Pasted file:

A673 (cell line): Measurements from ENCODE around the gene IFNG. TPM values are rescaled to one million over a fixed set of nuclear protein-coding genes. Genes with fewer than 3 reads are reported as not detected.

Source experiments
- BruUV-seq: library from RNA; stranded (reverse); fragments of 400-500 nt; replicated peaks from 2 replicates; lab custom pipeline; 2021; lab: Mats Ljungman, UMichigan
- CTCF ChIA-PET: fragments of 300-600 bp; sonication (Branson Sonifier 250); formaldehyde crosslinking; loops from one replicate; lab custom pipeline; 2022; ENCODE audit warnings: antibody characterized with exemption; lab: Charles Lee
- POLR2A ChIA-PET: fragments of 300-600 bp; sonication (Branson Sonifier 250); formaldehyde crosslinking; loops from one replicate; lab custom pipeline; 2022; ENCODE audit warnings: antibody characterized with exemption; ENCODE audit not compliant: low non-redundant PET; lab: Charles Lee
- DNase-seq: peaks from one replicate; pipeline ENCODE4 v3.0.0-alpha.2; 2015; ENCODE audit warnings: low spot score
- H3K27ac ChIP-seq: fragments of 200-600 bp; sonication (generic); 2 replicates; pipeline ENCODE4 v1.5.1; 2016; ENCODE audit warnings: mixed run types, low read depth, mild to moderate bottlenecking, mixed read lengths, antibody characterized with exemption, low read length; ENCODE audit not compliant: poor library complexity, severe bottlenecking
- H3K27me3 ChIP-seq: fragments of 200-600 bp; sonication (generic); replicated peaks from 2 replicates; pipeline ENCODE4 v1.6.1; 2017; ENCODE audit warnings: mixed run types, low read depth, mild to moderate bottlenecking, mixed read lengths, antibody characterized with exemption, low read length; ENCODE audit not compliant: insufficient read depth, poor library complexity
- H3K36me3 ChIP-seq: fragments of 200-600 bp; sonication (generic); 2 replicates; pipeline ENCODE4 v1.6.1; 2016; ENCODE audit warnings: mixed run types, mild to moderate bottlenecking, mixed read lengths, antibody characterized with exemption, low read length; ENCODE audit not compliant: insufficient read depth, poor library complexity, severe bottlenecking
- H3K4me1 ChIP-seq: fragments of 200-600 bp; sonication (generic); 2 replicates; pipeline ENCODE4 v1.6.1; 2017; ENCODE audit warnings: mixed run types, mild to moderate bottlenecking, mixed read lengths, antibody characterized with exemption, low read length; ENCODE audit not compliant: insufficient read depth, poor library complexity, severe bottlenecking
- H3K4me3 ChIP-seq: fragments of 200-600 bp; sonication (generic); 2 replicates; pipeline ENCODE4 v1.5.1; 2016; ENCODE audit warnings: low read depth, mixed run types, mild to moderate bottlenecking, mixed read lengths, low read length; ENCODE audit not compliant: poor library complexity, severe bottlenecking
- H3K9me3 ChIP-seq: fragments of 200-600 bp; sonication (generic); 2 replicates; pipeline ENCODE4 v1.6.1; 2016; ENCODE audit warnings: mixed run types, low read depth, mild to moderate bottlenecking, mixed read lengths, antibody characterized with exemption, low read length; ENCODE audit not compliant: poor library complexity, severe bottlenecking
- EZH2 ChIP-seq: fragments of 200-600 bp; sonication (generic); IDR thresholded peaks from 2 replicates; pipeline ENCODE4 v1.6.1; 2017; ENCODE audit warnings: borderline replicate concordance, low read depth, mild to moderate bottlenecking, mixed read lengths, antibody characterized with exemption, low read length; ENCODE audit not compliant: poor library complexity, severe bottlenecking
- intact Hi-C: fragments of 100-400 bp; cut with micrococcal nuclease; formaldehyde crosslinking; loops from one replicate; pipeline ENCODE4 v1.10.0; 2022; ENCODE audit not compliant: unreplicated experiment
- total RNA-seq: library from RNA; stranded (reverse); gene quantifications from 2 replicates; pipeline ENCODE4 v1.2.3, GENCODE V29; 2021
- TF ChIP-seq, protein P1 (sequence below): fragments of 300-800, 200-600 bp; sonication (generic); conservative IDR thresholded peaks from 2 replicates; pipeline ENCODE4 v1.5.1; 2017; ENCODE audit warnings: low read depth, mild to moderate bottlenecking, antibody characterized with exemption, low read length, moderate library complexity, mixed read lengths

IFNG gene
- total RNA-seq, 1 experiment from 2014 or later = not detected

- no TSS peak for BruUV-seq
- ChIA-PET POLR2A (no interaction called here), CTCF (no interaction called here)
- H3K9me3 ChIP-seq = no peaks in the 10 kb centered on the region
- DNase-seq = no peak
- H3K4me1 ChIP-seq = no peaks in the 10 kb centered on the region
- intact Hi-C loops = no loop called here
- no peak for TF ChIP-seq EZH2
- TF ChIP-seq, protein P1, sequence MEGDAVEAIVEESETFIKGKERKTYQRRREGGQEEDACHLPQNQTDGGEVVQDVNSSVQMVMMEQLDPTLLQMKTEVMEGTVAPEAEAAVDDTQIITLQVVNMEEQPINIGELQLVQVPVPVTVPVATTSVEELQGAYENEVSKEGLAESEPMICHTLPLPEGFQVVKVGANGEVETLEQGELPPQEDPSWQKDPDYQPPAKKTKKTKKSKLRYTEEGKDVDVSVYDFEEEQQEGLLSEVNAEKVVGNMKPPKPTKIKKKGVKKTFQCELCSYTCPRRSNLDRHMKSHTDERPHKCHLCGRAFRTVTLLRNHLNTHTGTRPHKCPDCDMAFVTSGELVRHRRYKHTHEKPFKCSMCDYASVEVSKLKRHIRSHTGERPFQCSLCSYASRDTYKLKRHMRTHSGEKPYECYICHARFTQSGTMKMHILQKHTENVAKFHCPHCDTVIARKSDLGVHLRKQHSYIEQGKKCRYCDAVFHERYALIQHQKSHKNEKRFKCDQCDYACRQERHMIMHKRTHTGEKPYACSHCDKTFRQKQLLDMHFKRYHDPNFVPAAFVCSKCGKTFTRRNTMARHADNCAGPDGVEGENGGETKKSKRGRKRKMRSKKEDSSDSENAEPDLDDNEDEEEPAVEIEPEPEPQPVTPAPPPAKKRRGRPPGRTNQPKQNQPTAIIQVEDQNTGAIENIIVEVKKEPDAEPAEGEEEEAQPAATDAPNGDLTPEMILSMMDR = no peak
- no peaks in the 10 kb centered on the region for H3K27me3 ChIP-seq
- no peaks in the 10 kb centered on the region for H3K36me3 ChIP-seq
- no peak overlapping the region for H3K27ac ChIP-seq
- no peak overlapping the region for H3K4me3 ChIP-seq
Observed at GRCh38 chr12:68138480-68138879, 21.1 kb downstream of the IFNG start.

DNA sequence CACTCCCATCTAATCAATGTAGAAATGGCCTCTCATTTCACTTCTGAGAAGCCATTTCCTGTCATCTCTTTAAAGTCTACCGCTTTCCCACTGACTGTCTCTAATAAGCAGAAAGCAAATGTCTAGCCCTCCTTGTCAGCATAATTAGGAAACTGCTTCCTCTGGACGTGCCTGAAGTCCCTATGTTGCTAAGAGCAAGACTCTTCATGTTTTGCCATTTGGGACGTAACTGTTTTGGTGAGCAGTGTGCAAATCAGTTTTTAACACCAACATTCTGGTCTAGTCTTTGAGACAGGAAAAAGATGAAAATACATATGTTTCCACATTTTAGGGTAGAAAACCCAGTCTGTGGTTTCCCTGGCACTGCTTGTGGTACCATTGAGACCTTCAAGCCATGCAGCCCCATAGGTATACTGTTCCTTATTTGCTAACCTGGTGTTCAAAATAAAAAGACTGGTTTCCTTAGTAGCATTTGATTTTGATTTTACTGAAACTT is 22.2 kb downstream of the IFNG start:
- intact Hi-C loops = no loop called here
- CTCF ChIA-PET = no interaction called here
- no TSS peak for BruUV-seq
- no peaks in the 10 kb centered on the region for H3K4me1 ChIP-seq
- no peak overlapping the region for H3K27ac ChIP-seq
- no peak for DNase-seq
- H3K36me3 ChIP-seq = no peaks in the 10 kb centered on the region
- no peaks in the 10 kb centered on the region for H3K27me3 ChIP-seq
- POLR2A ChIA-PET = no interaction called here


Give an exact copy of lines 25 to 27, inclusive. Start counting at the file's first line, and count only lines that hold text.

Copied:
- no peak for TF ChIP-seq EZH2
- TF ChIP-seq, protein P1, sequence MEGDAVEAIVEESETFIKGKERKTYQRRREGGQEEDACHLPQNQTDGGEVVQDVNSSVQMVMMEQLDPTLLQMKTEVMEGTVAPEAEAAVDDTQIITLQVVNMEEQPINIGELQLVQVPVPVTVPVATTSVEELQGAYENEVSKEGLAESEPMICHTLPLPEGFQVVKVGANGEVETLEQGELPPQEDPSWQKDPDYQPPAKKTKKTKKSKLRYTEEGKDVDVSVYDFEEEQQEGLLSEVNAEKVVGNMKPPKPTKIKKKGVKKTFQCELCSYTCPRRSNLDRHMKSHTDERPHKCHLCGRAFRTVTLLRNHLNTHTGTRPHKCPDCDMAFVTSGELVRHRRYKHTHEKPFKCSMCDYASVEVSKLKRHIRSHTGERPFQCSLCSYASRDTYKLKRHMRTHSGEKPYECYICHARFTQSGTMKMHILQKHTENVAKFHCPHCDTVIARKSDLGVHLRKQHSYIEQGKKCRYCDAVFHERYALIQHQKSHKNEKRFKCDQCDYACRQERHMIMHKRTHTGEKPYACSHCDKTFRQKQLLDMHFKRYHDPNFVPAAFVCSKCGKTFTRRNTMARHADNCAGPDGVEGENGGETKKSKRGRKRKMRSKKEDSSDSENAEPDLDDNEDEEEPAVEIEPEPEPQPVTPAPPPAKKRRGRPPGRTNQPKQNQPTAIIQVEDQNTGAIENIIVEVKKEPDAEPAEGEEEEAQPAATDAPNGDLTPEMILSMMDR = no peak
- no peaks in the 10 kb centered on the region for H3K27me3 ChIP-seq